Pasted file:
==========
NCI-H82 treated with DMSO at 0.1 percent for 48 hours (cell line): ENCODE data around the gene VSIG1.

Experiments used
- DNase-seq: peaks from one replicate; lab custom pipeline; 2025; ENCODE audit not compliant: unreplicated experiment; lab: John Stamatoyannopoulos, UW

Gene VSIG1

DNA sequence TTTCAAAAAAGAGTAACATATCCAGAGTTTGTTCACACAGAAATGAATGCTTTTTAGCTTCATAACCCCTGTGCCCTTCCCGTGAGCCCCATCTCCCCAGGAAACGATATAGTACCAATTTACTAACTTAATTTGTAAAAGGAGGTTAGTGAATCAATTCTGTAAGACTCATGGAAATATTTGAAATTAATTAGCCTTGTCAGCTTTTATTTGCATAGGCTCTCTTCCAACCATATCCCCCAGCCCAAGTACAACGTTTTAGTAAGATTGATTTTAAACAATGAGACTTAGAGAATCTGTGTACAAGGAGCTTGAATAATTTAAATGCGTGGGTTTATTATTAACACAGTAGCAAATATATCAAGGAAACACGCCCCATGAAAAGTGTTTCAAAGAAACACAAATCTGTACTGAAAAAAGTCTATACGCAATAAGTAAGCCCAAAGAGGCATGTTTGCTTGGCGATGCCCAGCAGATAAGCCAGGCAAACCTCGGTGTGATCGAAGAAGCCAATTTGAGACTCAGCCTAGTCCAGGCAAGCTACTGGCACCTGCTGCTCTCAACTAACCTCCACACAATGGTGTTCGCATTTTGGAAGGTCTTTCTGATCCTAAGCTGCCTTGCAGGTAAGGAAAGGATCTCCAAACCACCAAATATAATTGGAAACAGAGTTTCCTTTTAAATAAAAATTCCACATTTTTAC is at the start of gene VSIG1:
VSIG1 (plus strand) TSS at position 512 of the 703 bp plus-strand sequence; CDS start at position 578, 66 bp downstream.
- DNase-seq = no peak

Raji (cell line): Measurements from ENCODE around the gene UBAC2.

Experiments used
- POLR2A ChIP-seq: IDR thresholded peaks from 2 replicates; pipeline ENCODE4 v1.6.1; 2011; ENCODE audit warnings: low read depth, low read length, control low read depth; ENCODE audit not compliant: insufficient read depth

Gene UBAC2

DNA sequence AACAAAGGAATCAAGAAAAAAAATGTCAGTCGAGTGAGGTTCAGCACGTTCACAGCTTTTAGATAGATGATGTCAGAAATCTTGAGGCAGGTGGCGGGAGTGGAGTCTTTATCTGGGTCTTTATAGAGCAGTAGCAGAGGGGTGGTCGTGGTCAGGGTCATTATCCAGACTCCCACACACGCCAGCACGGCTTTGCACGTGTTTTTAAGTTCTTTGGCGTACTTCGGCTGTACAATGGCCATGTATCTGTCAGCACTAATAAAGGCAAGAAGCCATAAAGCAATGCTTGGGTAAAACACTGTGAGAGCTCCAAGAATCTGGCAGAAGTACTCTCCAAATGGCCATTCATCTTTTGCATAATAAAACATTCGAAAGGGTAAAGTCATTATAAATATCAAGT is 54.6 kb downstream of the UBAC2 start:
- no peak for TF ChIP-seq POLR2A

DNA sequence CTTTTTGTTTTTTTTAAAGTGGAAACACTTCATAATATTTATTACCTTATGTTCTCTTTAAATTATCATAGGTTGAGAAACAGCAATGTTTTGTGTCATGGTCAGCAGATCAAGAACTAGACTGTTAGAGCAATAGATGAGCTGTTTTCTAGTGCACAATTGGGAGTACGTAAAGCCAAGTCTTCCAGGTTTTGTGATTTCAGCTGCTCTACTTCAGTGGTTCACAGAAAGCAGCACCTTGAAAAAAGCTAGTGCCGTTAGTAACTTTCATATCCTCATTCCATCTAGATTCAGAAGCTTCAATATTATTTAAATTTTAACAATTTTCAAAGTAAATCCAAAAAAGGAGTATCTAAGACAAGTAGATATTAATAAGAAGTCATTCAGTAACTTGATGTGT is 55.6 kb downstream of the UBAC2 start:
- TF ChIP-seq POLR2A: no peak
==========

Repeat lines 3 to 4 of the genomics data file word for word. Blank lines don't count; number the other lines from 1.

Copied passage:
- DNase-seq: peaks from one replicate; lab custom pipeline; 2025; ENCODE audit not compliant: unreplicated experiment; lab: John Stamatoyannopoulos, UW

Gene VSIG1